What is Perimysium?

- The connective tissue that surrounds the fascicles.


What is Endomysium?

- The deepest layer of connective tissue that surrounds individual muscle fibers.


Define Tendons.

- Connective tissues that attach muscle to bone and provide an anchor for muscles to produce/exert force and control the bone and joint.
- Similar to ligaments: poor vascularity (blood supply)


What are myofibrils and where are they located?

A portion of the muscle that contains myofilaments located in the cell components of the Sarcolemma.


What are myofilaments?

The contractile components of muscle tissue known as actin (thin stringlike filaments) and myosin (thick filaments) that form a number of repeating sections within the myofibril. Each section is known as a Sacromere.


What is Sarcolemma?

- A plasma membrane that encase muscle fibers that contain cell components such as cellular plasma (sarcoplasm)


What is Sarcoplasm?

- Cell components, or cellular plasma, that contains glycogen, fats, minerals, and oxygen-binding myoglobin that are contained within the Sarcolemma.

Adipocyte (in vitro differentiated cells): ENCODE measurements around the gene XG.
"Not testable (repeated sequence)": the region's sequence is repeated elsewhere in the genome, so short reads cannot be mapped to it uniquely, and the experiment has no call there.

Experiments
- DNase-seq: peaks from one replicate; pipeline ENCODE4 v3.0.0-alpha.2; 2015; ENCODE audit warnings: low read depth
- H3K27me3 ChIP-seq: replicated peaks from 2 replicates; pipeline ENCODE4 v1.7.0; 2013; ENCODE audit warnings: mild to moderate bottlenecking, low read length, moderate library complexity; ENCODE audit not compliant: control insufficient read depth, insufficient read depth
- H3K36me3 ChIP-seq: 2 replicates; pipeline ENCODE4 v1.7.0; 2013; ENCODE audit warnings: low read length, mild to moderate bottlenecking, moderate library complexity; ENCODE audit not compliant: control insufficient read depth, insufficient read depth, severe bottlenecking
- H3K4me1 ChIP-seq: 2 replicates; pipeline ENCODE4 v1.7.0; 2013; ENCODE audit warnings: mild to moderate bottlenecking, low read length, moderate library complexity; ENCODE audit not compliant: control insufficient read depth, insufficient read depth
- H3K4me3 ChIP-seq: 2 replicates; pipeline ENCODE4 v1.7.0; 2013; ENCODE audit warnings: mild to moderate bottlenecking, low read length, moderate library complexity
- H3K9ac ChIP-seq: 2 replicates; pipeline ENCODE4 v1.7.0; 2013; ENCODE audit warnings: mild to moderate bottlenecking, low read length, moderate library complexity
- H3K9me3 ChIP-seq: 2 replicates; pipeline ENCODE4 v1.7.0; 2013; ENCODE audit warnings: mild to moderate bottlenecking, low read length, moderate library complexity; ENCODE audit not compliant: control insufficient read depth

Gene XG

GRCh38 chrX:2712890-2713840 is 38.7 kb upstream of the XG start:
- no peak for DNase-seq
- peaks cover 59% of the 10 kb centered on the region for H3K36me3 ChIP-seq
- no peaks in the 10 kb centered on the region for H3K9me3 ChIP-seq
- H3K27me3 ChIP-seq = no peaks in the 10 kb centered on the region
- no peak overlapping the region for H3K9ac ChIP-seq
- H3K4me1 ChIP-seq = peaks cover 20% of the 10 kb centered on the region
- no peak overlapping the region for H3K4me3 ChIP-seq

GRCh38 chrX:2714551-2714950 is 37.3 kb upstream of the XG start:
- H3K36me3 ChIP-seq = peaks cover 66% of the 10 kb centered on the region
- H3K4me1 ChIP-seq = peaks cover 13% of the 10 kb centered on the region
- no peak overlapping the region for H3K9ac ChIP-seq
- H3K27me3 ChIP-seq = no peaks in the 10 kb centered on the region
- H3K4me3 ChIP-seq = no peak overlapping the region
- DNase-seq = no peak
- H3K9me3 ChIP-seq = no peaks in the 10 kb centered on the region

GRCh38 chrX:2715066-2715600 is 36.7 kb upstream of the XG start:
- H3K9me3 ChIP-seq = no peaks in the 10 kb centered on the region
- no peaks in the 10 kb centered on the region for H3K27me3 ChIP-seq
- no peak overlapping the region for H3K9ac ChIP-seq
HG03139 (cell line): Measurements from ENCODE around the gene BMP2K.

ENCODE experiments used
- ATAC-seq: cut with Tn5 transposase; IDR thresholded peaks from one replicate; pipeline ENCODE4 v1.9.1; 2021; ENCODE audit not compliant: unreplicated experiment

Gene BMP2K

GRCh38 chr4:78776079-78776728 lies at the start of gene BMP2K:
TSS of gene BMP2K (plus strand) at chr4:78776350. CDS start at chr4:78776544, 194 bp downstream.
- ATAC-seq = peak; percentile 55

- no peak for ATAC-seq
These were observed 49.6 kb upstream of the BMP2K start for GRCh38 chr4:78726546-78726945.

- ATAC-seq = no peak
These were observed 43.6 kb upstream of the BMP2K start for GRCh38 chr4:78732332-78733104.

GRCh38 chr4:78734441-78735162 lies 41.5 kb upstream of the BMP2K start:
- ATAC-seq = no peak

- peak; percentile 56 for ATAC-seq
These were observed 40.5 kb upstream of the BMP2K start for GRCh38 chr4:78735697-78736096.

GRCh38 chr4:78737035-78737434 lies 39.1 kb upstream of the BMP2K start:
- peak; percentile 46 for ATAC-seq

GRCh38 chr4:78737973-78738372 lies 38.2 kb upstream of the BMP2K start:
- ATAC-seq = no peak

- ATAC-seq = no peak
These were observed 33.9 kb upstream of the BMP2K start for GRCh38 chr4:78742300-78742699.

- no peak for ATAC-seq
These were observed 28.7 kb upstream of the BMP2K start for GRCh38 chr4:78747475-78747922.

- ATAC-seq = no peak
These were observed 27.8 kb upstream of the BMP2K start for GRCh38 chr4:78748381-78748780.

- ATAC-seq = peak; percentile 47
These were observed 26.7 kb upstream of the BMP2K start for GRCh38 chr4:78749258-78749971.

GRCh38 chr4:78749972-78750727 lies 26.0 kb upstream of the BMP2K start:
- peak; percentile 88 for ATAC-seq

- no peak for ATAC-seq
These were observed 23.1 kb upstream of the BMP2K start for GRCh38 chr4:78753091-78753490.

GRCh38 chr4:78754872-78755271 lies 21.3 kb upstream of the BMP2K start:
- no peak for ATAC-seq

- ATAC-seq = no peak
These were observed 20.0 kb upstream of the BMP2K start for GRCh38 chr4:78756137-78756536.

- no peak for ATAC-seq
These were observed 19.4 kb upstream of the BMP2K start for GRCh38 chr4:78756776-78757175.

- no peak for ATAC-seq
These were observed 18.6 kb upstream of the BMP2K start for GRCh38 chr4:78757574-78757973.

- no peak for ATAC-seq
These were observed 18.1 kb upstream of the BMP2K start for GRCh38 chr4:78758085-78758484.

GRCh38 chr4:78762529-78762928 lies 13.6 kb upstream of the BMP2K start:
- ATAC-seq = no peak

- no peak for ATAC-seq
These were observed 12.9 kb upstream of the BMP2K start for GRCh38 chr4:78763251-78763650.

What is tropomyosin and where is it located?

-Location: on the actin filament
-Function: block myosin binding sites located on the actin filament, keeping myosin from attaching to actin when the muscle is in a relaxed state.


What is troponin and where is it located?

-Location: on actin filament
-Function: plays a role in muscle contraction by providing binding sites for both calcium and tropomyosin when a muscle needs to contract.


What is the neuromuscular junction?

-"nerve to muscle"
-A specialized synapse (junction/point) at which the (motor) neuron meets and communicates the muscle (fibers) to allow the action potential to continue its impulse.


What is Neural Activation?

- The contraction of a muscle generated by neural stimulation.


What is a Sacromere?

- The functional unit of the muscle (much like the neuron is for the nervous system) that produces muscular contraction and consists of repeating sections of actin and myosin.


Define a Motor Unit.

- A motor neuron and all of the muscle fibers it innervates(connects).


What is another way to say "electrical impulses?"

- Action potentials.